Underdogs were active during Thursday’s Round of 64 games with 10 such teams covering the spread. In fact, at one point late Thursday afternoon, underdogs had either already covered or were covering in every game. Still, despite so many favorites struggling against the number, 12 of 16 higher seeds managed to survive and advance, setting up an intriguing Saturday set of games. If you’re anything like me, filling out a bracket and joining a pool is fun, but loading up on individual games is my favorite way to do March Madness betting. So, let’s look at second round odds at New Jersey sportsbooks and run through some need-to-know information before locking in your picks.
Three months ago my boss came to me and told me I would be covering a conference beginning on March 21. I’m sure I blankly looked at up her with my dead, beady eyes and agreed to it. It was three months away. Who cares about something that’s going to happen in three months.
Two weeks ago my wife asked me if I had put any thought into a March Madness bracket.
Oh shit. Does that start on the third week of March or the fourth? THE THIRD WEEK OR THE FOURTH?!
Of fucking course. March 21. First day of the tournament. Basketball, alcohol, legalized gambling….. CONFERENCE?!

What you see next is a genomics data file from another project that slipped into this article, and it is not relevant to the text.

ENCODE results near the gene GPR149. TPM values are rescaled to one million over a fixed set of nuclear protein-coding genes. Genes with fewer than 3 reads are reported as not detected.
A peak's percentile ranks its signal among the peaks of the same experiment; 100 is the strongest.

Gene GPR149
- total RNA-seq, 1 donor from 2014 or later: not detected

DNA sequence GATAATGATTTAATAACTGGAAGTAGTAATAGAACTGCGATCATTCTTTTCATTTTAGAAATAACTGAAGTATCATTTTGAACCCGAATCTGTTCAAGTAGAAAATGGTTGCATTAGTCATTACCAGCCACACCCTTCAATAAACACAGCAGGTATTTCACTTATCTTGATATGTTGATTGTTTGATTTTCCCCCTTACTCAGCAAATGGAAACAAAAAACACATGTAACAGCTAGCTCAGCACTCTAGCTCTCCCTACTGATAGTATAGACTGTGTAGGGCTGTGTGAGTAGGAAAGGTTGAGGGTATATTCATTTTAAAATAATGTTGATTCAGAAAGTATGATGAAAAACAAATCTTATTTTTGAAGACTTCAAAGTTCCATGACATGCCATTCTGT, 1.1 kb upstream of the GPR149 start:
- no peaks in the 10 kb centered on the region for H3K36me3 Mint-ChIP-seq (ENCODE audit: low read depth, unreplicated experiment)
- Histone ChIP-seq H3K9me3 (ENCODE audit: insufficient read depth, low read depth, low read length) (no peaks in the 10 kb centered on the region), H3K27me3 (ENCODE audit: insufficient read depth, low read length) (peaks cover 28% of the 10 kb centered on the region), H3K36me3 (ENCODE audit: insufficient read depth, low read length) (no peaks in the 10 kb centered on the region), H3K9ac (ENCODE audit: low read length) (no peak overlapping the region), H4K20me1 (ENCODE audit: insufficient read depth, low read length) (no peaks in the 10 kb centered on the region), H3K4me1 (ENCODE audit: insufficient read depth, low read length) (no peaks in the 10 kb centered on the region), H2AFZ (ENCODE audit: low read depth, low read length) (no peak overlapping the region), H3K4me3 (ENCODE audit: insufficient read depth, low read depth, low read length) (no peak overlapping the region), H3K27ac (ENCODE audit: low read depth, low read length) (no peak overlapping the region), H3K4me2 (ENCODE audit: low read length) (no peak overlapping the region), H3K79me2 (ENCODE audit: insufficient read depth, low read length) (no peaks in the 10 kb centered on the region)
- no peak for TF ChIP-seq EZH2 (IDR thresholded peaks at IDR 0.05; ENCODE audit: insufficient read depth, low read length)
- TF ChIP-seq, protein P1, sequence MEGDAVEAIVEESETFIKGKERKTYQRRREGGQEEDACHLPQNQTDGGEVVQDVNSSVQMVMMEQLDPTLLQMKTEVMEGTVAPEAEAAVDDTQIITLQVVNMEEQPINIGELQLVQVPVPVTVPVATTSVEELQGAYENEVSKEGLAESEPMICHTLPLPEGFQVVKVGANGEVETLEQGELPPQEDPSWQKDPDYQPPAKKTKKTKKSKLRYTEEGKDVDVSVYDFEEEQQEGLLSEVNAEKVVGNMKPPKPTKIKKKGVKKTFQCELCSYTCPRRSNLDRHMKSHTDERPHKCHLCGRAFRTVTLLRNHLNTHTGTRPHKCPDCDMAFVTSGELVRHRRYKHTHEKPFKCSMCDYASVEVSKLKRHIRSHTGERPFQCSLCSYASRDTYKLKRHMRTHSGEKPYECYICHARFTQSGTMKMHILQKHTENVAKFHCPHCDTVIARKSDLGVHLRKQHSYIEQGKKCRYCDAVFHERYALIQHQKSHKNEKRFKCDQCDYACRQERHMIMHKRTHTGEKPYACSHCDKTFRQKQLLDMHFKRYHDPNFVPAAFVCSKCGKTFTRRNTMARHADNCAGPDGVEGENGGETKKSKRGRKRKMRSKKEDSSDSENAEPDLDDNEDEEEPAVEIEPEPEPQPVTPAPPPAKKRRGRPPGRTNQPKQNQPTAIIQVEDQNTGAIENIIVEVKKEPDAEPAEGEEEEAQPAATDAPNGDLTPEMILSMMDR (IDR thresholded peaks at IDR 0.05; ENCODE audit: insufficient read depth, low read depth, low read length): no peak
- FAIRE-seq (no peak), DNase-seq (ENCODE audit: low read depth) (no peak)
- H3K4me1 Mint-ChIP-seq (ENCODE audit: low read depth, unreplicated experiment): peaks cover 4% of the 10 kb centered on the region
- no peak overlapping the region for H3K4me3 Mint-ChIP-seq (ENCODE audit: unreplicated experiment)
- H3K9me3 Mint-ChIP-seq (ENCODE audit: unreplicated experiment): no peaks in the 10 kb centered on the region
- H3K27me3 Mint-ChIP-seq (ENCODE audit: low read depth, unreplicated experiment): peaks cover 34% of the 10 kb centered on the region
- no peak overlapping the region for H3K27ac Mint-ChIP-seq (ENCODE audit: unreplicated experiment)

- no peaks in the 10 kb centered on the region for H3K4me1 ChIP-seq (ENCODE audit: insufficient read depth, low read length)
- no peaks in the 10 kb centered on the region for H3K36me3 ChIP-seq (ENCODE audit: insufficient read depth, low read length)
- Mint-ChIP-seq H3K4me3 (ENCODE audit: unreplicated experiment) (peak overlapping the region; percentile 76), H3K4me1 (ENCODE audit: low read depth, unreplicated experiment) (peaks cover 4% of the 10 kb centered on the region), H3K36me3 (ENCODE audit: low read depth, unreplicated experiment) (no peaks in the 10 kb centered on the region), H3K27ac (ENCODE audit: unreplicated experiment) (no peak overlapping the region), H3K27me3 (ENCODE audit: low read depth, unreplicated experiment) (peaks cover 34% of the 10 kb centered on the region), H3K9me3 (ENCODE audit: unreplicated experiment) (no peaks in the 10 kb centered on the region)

That dog won’t hunt.
So here I am, in some God forsaken state, in a God forsaken convention hall, listening to much more successful men and women talk about their accomplishments that I couldn’t begin to understand. But am I a quitter? Am I just going to sit here and let the greatest four days of the year slip through my fingers?
Am I not going to watch any of the first two rounds of the March Madness tournament? Of course not. I’m no communist.
I decided to keep a running diary of my trials and travails of the first day of the tournament and my desperate attempts to stay connected on one of the greatest sports days of the year.
And yes, I’m well aware this is a complete ripoff of a Bill Simmons creation, but I’m sure he never did one for the first day of the tournament (don’t Google that please).
Sports Betting Updates
After Zion Williamson’s impressive return to Duke’s lineup last weekend, the Blue Devils blazed their way through the ACC Tournament and earned the NCAA Tournament’s No. 1 overall seed in the process. Williamson, for his part, erased any doubts about his post-injury effectiveness by averaging 27 points and 10 rebounds per game over the three-game stretch. In the process, he became the first player in ACC history to win the conference’s Player of the Year, Rookie of the Year, and Tournament MVP honors. He’s…pretty good:
watching this Zion Williamson steal and dunk on repeat forever
— SB Nation (@SBNation) March 16, 2019
Stacked with three potential lottery picks in Williamson, R.J. Barrett, and Cam Reddish, Duke looks poised to make a championship run. Consider the following:
- Duke is 26-2 when Williamson averages normal minutes.
- The Blue Devils were 5-1 against teams that reached its conference tournament this season.
- Tre Jones is on fire. He scored 44 points, had 18 assists, and was on the floor for all but 16 seconds of the ACC Tournament. He’s not as heralded as some of his fellow teammates, but he’s playing at a high level at the right time.